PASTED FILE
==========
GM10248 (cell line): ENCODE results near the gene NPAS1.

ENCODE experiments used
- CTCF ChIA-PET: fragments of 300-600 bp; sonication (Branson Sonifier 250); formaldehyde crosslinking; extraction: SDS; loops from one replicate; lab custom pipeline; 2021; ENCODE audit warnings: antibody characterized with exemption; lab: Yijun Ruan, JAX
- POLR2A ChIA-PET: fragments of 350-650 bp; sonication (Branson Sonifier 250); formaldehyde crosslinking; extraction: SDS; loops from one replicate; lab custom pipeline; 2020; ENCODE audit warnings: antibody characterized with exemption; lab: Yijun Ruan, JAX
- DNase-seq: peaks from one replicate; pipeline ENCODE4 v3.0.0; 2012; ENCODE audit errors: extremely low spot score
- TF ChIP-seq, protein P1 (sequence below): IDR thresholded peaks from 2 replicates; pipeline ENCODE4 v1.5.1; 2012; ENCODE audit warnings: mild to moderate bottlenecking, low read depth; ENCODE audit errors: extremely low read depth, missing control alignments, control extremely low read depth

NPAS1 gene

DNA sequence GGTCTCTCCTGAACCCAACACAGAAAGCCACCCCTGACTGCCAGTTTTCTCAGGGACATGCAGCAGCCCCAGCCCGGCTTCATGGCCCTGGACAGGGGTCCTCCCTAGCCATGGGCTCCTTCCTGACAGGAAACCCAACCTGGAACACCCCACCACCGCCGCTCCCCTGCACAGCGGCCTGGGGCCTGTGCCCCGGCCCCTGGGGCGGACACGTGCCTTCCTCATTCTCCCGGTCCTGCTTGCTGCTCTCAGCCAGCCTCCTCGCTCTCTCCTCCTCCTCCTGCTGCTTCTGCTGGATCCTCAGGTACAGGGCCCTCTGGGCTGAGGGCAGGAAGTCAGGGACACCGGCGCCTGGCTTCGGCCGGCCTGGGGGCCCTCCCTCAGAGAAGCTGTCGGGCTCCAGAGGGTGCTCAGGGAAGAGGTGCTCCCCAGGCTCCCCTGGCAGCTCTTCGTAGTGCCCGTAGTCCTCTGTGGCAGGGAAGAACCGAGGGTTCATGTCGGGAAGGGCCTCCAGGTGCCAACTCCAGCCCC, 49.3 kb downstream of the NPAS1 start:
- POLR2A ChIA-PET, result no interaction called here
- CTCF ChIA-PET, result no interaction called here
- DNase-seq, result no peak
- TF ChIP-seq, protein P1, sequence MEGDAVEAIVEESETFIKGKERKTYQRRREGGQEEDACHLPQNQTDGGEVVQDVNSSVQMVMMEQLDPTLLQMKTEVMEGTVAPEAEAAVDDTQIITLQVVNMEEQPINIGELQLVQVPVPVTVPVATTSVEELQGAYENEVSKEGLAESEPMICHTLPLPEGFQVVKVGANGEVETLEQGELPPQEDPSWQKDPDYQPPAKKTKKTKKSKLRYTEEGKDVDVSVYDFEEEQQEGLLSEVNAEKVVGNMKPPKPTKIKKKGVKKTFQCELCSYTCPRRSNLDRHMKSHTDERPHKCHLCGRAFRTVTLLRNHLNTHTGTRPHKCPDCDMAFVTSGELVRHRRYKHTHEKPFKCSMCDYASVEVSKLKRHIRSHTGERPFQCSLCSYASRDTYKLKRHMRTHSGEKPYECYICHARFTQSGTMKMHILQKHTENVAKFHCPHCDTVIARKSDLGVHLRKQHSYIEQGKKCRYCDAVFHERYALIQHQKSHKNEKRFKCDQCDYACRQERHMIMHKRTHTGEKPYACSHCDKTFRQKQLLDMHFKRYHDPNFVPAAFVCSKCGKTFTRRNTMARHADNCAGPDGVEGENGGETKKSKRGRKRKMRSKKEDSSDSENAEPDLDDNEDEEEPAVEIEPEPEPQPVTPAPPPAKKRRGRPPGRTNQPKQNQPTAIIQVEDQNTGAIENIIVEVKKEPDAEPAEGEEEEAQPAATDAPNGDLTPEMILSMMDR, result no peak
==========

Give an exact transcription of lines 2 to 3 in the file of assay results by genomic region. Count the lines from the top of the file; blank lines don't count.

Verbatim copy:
ENCODE experiments used
- CTCF ChIA-PET: fragments of 300-600 bp; sonication (Branson Sonifier 250); formaldehyde crosslinking; extraction: SDS; loops from one replicate; lab custom pipeline; 2021; ENCODE audit warnings: antibody characterized with exemption; lab: Yijun Ruan, JAX